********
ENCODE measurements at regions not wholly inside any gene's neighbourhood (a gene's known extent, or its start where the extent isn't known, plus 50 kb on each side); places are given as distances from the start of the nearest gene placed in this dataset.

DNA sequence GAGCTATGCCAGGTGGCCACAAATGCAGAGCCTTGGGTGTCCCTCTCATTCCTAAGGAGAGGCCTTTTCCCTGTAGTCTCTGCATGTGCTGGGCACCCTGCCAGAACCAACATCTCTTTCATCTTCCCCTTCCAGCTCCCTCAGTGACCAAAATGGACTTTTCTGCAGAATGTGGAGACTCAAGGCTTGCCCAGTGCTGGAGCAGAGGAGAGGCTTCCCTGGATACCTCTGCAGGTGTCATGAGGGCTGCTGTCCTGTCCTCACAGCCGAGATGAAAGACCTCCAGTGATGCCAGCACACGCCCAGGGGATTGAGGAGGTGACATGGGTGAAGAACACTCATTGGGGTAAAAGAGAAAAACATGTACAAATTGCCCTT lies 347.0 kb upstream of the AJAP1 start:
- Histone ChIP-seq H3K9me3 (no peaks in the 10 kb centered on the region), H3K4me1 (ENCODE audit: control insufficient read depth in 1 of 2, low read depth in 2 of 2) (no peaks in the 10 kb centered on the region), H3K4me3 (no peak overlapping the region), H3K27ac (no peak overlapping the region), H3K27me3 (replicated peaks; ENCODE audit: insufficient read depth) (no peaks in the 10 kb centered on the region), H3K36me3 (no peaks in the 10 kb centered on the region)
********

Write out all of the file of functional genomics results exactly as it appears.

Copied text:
ENCODE measurements at regions not wholly inside any gene's neighbourhood (a gene's known extent, or its start where the extent isn't known, plus 50 kb on each side); places are given as distances from the start of the nearest gene placed in this dataset.

DNA sequence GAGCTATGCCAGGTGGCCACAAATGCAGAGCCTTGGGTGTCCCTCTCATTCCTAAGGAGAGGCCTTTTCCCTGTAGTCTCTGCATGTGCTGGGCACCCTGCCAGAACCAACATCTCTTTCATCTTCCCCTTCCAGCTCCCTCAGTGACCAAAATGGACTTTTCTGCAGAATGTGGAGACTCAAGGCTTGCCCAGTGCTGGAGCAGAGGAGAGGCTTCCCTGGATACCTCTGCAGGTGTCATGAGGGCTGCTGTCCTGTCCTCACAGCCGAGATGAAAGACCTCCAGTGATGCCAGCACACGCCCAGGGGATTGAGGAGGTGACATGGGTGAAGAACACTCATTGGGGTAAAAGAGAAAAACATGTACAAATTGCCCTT lies 347.0 kb upstream of the AJAP1 start:
- Histone ChIP-seq H3K9me3 (no peaks in the 10 kb centered on the region), H3K4me1 (ENCODE audit: control insufficient read depth in 1 of 2, low read depth in 2 of 2) (no peaks in the 10 kb centered on the region), H3K4me3 (no peak overlapping the region), H3K27ac (no peak overlapping the region), H3K27me3 (replicated peaks; ENCODE audit: insufficient read depth) (no peaks in the 10 kb centered on the region), H3K36me3 (no peaks in the 10 kb centered on the region)